From 2 November 2020, the autumn semester 2020 will take place online. Exceptions: Courses that can only be carried out with on-site presence. Please note the information provided by the lecturers via e-mail.

Dagmar Iber: Catalogue data in Autumn Semester 2018

Name Prof. Dr. Dagmar Iber
FieldComputational Biology
Professur f. Computational Biology
ETH Zürich, D-BSSE, BSD G 204.2
Mattenstrasse 26
4058 Basel
Award: The Golden Owl
Telephone+41 61 387 32 10
DepartmentBiosystems Science and Engineering
RelationshipAssociate Professor

636-0117-00LMathematical Modelling for Bioengineering and Systems Biology Information 4 credits3GD. Iber
AbstractBasic concepts and mathematical tools to explore biochemical reaction kinetics and biological network dynamics.
ObjectiveThe course enables students to formulate, analyse, and simulate mathematical models of biochemical networks. To this end, the course covers basic mathematical concepts and tools to explore biochemical reaction dynamics as well as basic concepts from dynamical systems theory. The exercises serve to deepen the understanding of the presented concepts and the mathematical methods, and to train students to numerically solve and simulate mathematical models.
ContentBiochemical Reaction Modelling
Basic Concepts from Linear Algebra & Differential Equations Mathematical Methods: Linear Stability Analysis, Phase Plane Analysis, Bifurcation Analysis Dynamical Systems: Switches, Oscillators, Adaptation Signal Propagation in Signalling Networks Parameter Estimation
636-0301-00LCurrent Topics in Biosystems Science and Engineering
For doctoral students only.
Master's students cannot receive credits for the seminar.
2 credits1SR. Platt, N. Beerenwinkel, Y. Benenson, K. M. Borgwardt, P. S. Dittrich, M. Fussenegger, A. Hierlemann, D. Iber, M. H. Khammash, D. J. Müller, S. Panke, R. Paro, S. Reddy, T. Schroeder, T. Stadler, J. Stelling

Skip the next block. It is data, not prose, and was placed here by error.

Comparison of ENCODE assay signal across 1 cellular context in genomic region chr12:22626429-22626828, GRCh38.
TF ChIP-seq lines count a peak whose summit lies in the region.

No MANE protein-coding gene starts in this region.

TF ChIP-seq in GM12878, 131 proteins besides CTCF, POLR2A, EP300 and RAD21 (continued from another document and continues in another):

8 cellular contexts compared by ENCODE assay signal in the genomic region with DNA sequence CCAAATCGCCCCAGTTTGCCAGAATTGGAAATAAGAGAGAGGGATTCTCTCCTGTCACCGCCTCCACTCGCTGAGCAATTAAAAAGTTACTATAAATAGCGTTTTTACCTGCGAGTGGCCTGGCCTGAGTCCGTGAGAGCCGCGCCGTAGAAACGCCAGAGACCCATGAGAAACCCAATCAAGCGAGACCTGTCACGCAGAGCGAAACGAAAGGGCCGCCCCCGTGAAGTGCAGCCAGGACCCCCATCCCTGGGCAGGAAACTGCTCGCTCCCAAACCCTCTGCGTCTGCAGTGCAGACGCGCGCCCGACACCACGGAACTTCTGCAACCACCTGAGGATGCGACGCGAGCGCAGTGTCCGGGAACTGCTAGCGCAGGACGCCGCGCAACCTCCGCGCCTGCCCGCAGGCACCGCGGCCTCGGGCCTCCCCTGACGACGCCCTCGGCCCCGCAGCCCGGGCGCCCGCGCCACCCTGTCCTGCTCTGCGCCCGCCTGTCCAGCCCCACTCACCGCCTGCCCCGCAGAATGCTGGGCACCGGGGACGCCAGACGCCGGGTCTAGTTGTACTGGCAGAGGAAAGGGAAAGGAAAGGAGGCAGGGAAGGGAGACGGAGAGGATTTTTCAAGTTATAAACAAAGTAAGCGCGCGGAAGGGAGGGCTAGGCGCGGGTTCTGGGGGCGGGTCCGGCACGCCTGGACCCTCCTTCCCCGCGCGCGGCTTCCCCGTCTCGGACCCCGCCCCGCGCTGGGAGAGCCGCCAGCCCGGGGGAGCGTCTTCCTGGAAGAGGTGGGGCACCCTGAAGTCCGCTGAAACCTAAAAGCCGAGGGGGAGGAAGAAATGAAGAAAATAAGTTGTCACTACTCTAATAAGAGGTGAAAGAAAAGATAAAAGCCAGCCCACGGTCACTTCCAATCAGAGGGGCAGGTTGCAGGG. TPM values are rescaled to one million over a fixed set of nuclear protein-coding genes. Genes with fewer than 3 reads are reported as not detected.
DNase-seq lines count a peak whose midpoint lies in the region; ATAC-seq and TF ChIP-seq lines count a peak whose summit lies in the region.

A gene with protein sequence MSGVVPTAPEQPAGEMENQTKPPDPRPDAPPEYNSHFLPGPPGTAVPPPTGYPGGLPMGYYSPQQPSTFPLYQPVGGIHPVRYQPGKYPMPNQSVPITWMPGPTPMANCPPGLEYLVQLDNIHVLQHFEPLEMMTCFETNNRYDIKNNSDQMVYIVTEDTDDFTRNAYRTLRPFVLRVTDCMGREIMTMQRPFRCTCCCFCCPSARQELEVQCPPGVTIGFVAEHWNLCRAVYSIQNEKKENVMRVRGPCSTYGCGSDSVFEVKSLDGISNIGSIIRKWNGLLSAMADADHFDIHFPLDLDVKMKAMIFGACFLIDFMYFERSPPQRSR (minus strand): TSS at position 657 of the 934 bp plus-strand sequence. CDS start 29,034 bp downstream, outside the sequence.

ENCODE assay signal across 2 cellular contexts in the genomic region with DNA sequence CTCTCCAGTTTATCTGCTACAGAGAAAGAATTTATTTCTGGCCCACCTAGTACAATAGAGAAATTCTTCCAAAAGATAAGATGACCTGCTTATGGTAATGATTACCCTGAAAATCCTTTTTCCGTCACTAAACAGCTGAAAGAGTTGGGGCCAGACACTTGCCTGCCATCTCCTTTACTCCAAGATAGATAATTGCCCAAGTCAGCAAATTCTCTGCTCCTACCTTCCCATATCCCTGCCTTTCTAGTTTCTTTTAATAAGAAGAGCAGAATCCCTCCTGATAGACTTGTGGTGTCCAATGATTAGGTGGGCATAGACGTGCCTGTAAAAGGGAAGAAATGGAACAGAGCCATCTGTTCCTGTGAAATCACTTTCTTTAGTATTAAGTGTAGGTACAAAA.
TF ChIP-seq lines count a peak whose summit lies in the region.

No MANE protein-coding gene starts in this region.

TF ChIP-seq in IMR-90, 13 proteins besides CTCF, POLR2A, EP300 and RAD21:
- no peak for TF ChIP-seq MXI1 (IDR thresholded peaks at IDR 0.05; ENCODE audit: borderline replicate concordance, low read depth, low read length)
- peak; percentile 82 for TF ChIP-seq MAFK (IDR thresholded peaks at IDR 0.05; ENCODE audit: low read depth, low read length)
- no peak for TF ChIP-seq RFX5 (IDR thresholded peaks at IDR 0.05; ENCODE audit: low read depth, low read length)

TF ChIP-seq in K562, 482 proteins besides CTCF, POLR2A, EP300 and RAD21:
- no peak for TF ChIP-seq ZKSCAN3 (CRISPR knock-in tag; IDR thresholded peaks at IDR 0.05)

AbstractThis seminar will feature invited lectures about recent advances and developments in systems biology, including topics from biology, bioengineering, and computational biology.
ObjectiveTo provide an overview of current systems biology research.
ContentThe final list of topics will be available at
636-0704-00LComputational Biology and Bioinformatics Seminar
The Seminar will be offered in autumn semester in Basel and in spring semester in Zürich.
2 credits2SN. Beerenwinkel, M. Claassen, D. Iber, T. Stadler, J. Stelling
AbstractComputational biology and bioinformatics aim at an understanding of living systems through computation. The seminar combines student presentations and current research project presentations to review the rapidly developing field from a computer science perspective. Areas: DNA sequence analysis, proteomics, optimization and bio-inspired computing, and systems modeling, simulation and analysis.
ObjectiveStudying and presenting fundamental papers of Computational Biology and Bioinformatics. Learning how to make a scientific presentation and how classical methods are used or further developed in current research.